as we are taught to do by the apostles
when they say,
"Test the spirits
to see if they are of God,"^4
and also,
"If anyone comes to you
and does not bring this teaching,
do not receive him
into your house."^5
^2 Gal. 1:8
^3 Deut. 12:32; Rev. 22:18-19
^4 1 John 4:1
^5 2 John 10

*For more on the teachings of the Roman Catholic Church compared to the Bible, some of the same errors that the CRC now finds itself, please visit my blog:

Ah, yes, "you're going to have various styles and forms of writing." So there is room in the Bible for poetry after all! Harold Camping believes that, too, and simply skipped over Matthew 24:36. A common practice, among readers and scholars of the Bible. Camping either BELIEVED - despite the evidence -- that he was "taking God's word literally," more literally than his critics -- or he is a charlatan of the highest order.

If we read "a day is like a thousand years in God's sight," and then still insist that the days in Genesis must be taken "literally" 24-hour periods, where does that leave us? Is God intentionally confusing us, by not having the author of Genesis simply say 24-hour days? Why would God do that?

According to literalists,the truth lies in the letters, not the intent (since that involves human interpretation). I think we need to take a closer look at the concept of bibliolatry, as well as how TRUTH is communicated in human terms -- whether written or oral -- Scripture or confessions. --

Your litany of "literals" makes no sense to me whatsoever. I believe that sin, the cross, salvation etc do not depend on my understanding of the Genesis "day" as a 24-hour period of time. It seems that my God is bigger than your God.

"For a thousand years in your sight are like a day that has just gone by..." -- Psalm 90:4 (NIV)

"But, beloved, be not ignorant of this one thing, that one day is with the Lord as a thousand years, and a thousand years as one day." -- 2 Peter 3:8 (KJV)

Enjoyed this update. Notice from the homepage web site there are two churches in Atlanta and another in Tennessee. Are you planting a church/mission in Alabama or Mississippi?


Bill Bryant


The word, ""lLIKE" in Ps. 90:4 does not mean, a day IS a thousand years. Same with 2 Peter 3:8 the word "as" is not IS a thousand years. All these verses are doing is comparing, helping us wrap our minds around the fact that God is Sovereign, eternal and boundless. These verses are kind of like saying, I worked only for an hour, but it felt like all day.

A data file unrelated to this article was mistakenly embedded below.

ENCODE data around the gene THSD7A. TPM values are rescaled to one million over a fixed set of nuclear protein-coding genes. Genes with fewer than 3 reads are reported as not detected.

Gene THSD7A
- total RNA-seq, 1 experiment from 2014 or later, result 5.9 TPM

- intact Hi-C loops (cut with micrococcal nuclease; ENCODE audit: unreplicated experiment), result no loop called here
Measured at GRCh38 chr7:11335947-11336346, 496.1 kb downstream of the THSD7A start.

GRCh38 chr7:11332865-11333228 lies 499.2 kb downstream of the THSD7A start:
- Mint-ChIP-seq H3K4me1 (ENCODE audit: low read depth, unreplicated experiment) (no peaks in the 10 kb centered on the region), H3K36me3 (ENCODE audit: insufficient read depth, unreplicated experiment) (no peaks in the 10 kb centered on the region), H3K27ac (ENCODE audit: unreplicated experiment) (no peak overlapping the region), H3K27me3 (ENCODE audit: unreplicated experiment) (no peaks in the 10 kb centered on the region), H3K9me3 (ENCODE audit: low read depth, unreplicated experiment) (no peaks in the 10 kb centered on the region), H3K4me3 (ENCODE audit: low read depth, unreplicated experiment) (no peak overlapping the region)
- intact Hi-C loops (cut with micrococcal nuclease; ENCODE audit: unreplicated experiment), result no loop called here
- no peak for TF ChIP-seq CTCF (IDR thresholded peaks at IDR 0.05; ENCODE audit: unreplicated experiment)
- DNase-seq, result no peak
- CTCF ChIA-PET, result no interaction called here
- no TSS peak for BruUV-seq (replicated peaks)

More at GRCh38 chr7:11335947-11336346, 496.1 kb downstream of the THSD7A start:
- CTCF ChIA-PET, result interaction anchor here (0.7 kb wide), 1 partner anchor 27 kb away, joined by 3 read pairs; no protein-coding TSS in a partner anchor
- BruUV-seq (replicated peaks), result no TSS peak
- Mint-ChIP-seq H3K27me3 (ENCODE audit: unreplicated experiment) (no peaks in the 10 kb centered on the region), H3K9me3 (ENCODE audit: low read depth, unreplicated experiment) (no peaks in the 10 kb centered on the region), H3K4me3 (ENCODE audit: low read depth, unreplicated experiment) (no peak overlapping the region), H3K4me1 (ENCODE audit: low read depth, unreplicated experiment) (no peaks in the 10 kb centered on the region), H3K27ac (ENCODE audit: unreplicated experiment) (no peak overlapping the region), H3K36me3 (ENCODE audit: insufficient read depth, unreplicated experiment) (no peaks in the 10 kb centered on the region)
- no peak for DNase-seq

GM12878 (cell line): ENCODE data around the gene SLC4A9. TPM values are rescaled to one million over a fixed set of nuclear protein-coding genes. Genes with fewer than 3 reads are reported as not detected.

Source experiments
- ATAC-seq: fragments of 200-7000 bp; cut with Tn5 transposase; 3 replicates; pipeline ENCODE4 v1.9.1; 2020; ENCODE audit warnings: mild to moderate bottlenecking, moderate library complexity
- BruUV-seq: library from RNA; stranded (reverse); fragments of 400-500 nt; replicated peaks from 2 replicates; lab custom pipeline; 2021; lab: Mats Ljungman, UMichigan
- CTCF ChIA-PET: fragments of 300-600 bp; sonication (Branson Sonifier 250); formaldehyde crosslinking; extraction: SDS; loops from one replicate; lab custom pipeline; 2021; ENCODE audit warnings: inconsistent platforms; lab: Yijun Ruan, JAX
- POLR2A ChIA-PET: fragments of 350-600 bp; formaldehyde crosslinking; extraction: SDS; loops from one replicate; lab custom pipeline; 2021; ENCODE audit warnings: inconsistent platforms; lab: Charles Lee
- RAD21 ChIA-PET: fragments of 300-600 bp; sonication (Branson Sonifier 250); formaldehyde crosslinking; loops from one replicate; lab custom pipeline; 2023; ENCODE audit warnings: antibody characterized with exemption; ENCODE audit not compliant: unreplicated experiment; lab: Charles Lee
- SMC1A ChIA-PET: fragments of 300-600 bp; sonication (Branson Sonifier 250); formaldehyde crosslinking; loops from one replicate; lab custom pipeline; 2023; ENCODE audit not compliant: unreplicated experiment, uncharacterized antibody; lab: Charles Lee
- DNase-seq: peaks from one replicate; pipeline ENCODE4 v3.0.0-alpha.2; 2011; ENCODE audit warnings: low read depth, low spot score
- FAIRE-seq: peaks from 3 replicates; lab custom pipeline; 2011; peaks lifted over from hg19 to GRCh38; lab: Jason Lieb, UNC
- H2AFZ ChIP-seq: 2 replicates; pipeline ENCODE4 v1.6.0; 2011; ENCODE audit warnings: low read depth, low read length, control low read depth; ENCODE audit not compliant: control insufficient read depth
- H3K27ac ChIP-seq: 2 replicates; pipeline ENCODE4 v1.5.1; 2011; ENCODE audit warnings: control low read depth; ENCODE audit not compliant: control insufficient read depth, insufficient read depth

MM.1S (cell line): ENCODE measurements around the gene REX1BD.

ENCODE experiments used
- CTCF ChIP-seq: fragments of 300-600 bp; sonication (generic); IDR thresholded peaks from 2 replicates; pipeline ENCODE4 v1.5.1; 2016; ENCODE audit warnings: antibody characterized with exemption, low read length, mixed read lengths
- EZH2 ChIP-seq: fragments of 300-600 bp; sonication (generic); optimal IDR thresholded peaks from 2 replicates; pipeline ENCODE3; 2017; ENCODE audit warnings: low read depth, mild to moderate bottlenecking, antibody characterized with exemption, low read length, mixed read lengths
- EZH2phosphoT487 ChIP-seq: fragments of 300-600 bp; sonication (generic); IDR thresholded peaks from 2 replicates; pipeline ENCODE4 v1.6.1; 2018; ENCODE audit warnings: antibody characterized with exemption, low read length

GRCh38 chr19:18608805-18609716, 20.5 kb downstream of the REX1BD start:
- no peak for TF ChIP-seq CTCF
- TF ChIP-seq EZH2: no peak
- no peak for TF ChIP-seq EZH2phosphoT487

The Bible is composed of history, poetry, symbols, metaphors, parables, laws, commands and promises. If we read a verse in context of the chapter, we can pretty much discern what is poetry or a promise and what is not. When the Psalmist says, "God is my rock", we know that God is not a literal rock. But we can understand the literal truth of what a rock represents. That God is secure, unshakable, strong, solid, immovable and steadfast.

In Genesis God is the one who literally told us how the world was made. He is the one who literally defined what a day is. He is the one who told us on the fourth day that the sun, moon and stars were made to mark the days, months, years and seasons. He is the one that told us that each creature was to produce after its own kind. This is hard evidence that Genesis must be taken literally. We can observe and experience all this happening, Just as God said.

Evolutionists, like the professors at Calvin, do not have a shred of observable, verifiable evidence to substantiate their claims. To me, they are just like Harold Camping, a false teacher who did not take God at his word, but compromised the truth and became foolish and darken in his own mind, to unbelief in the teaching of Scripture.

"If we read "a day is like a thousand years in God's sight," and then still insist that the days in Genesis must be taken "literally" 24-hour periods, where does that leave us?"

The first question in the Bible is: Did God really say...? The devil is obviously still asking it today. Identical words are used in Exodus 20 verses 9 and 11: "SIX DAYS you may work . . . FOR in SIX DAYS God made the heavens and the earth, the sea, and all that is in them." "Did God really say "six days"? Whether those words were written in stone by the Father or in ink by the Holy Spirit using Moses' pen, makes no difference. Used that way (assuming God is intending to communicate with humans) He is using a language symbol referring to ONE concept. After separating light from darkness, He was the one who gave the name "DAY" to the light period with the boundaries "evening and morning". Jesus called the time, when male and female were made, "the beginning." Matt. 19.
The devil inspires "Did God really say...? questions. If I have to assign my own meanings to the words, I am writing my own bible and there is no god.